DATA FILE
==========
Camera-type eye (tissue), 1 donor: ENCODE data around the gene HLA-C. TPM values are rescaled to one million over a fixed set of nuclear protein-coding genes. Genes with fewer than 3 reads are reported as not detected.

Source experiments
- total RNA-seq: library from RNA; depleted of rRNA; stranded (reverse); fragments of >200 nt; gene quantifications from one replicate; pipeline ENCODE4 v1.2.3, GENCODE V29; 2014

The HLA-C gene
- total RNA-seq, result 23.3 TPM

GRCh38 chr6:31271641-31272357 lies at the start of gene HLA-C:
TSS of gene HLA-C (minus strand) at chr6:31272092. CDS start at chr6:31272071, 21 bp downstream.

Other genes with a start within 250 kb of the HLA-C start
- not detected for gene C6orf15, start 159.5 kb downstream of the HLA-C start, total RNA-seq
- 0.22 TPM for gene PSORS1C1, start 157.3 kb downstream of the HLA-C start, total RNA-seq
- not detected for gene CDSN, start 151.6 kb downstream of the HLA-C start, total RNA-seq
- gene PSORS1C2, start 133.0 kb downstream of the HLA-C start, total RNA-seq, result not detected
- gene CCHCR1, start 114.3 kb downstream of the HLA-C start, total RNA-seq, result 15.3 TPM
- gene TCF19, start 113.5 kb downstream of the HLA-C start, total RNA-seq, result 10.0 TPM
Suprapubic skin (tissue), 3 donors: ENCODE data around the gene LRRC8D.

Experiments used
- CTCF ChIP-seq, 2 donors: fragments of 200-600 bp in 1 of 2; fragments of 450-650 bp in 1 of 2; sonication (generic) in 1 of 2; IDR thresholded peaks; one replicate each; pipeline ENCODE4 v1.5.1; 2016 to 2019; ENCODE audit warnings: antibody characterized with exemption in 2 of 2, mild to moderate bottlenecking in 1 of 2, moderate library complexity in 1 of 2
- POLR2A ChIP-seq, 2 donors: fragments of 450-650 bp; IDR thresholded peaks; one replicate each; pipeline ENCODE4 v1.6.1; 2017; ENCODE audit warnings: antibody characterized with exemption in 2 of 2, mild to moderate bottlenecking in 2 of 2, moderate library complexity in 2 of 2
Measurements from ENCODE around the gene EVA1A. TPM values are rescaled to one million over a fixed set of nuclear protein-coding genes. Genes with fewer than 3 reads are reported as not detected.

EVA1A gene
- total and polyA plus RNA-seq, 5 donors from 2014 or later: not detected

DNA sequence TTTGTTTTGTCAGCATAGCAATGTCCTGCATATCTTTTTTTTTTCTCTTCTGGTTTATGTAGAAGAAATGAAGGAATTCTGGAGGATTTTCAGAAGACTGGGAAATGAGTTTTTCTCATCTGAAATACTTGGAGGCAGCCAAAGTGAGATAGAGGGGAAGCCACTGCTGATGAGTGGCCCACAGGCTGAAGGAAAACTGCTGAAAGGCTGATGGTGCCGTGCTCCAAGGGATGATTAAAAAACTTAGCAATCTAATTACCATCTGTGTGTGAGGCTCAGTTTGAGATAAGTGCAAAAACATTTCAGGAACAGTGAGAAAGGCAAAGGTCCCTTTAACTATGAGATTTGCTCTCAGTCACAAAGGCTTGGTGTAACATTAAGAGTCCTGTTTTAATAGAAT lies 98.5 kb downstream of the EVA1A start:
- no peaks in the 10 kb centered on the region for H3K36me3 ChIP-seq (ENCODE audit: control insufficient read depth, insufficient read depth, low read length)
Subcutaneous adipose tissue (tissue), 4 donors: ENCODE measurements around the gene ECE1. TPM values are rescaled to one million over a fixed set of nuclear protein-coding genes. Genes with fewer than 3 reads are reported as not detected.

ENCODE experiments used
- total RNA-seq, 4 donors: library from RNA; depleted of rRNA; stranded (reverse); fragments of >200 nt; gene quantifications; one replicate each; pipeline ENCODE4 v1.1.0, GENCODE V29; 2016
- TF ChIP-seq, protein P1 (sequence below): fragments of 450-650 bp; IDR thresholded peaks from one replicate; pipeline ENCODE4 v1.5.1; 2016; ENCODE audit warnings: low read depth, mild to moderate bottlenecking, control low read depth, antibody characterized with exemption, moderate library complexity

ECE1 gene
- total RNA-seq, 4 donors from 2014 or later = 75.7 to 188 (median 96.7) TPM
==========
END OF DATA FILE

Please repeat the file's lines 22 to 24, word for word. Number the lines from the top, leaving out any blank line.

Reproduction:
DNA sequence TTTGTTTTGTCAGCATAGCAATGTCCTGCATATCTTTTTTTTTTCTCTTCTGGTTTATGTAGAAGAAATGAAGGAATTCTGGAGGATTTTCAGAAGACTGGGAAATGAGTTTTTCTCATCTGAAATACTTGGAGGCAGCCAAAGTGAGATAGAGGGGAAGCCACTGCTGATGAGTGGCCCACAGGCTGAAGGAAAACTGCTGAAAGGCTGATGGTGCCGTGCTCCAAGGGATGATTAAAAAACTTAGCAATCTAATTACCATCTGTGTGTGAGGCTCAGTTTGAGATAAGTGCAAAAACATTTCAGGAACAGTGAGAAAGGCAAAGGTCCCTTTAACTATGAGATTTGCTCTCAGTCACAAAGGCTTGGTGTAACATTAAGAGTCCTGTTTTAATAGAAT lies 98.5 kb downstream of the EVA1A start:
- no peaks in the 10 kb centered on the region for H3K36me3 ChIP-seq (ENCODE audit: control insufficient read depth, insufficient read depth, low read length)
Subcutaneous adipose tissue (tissue), 4 donors: ENCODE measurements around the gene ECE1. TPM values are rescaled to one million over a fixed set of nuclear protein-coding genes. Genes with fewer than 3 reads are reported as not detected.